“We’ll check the calves aren’t tender to touch, or swollen or hot, because that would raise the possibility that there could be an issue.

“To be fair, after surgery most of the guys are on blood thinning tablets to make sure that doesn’t happen.”

“He’s been in the cast four 14 days after surgery, so he’s not allowed to wash his foot,” adds Chaddock.

“He’s been sat at home for that time not being able to do very much else following the doctor’s orders.

“Taking it off can be quite smelly. The iodine that they use stains the skin, but can also be a bit smelly when you take the cast off. 

“That moment is the first time we’ve really seen the skin around the wound so we’re looking for any signs of infection, any puss, any redness transferring away from that scar.

“Additionally, you look for any swelling or anything that is unusual for the operation they’ve had.

“We’re checking that the wound is fully healed before we take the stitches out, otherwise we risk further infection down the line. 

“If it’s wet, that’s a sign that there’s something coming out of the wound and a sign of infection.

“Usually it should be quite dry. The scab should have formed quite nicely too. You’re also looking at the state of the muscle underneath is like. Is there any muscle wastage? What do you need to start looking at for that player to get back.” 

Once it is ascertained that everything has healed well from the surgery, then Cabango can start to get down to conditioning work.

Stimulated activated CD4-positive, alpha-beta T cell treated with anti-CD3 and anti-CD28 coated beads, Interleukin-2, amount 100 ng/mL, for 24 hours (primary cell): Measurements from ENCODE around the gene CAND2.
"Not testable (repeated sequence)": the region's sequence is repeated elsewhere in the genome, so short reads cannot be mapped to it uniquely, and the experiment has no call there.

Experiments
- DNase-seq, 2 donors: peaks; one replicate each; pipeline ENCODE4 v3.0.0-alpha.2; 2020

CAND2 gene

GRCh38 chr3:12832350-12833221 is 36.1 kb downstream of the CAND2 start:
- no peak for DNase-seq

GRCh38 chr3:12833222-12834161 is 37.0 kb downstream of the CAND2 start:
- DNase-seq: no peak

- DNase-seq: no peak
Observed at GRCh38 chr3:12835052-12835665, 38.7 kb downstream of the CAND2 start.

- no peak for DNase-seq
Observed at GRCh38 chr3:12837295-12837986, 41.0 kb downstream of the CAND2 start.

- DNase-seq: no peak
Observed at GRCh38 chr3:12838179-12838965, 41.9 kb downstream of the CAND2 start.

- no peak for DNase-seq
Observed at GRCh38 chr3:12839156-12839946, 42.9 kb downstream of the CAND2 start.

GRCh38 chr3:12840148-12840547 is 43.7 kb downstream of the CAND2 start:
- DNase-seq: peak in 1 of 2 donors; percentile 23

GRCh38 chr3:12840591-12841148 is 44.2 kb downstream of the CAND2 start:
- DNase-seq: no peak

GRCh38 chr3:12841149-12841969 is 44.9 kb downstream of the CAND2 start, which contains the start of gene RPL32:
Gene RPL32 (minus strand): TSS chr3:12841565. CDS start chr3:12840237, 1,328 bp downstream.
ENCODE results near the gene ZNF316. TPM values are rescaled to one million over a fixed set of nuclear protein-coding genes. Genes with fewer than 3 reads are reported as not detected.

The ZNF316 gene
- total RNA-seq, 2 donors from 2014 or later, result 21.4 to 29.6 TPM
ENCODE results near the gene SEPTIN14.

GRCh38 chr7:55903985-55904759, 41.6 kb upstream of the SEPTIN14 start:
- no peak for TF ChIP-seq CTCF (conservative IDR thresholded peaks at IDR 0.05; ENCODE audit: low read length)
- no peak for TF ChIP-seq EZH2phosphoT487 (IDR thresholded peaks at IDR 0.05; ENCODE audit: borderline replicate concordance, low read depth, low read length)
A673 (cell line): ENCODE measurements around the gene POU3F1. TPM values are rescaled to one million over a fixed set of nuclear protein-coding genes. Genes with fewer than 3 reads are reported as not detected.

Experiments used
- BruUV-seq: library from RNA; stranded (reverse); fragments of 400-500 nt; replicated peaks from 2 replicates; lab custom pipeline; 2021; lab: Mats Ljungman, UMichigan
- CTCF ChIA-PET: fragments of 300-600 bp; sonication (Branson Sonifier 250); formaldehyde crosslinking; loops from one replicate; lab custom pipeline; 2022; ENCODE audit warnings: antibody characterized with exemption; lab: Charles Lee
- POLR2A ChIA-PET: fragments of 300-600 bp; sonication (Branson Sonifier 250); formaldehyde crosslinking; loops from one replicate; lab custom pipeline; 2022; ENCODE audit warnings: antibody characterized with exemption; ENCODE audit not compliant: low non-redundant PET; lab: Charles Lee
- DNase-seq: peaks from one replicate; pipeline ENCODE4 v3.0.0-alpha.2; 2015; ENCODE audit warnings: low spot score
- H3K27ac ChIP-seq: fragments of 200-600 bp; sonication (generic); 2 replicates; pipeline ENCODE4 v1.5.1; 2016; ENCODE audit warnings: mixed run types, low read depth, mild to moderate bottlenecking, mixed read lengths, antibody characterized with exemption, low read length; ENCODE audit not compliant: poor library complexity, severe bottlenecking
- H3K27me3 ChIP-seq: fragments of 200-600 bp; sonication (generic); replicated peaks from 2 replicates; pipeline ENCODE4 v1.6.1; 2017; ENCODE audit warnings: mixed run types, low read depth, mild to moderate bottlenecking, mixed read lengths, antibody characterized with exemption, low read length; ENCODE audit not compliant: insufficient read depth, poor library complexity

However, this is a tapered process, and the state-of-the-art facilities at Fairwood mean he can work hard to build up his conditioning, whilst also limiting the risk of re-injury or any setbacks.

Facilities such as the hydrotherapy pool – complete with underwater treadmill and cameras to analyse gait and movement – the altitude chamber and the anti-gravity treadmill allow for conditioning work, without putting unnecessary load or stress through the area of the injury.

Ben Cabango injury

“When the players start working with us in rehab once the immediate recovery from surgery is complete, we have to try a variety of measures to keep them fit because clearly they are not going to be able to operate at full capacity,” says Jones.

“We have to build that back up while not putting any undue stress through the area that has been injured.

“Ben was non-weight bearing for a little while, so it’s all focused on upper body.

“We put them in the altitude chamber to try and take a bit of the oxygen out to try and get them to work a bit harder in terms of the intensity of their cardiovascular sessions.

“He’s also on there with the Wattbike, obviously he can start using his legs then. There are loads of different sessions we’ve been doing on there, and the altitude chamber allows us to increase the challenge.”

The second part of this feature will appear on this website from 9am on Thursday, September 22 and will document Ben's final stages of his rehabilitation and his return to action last month.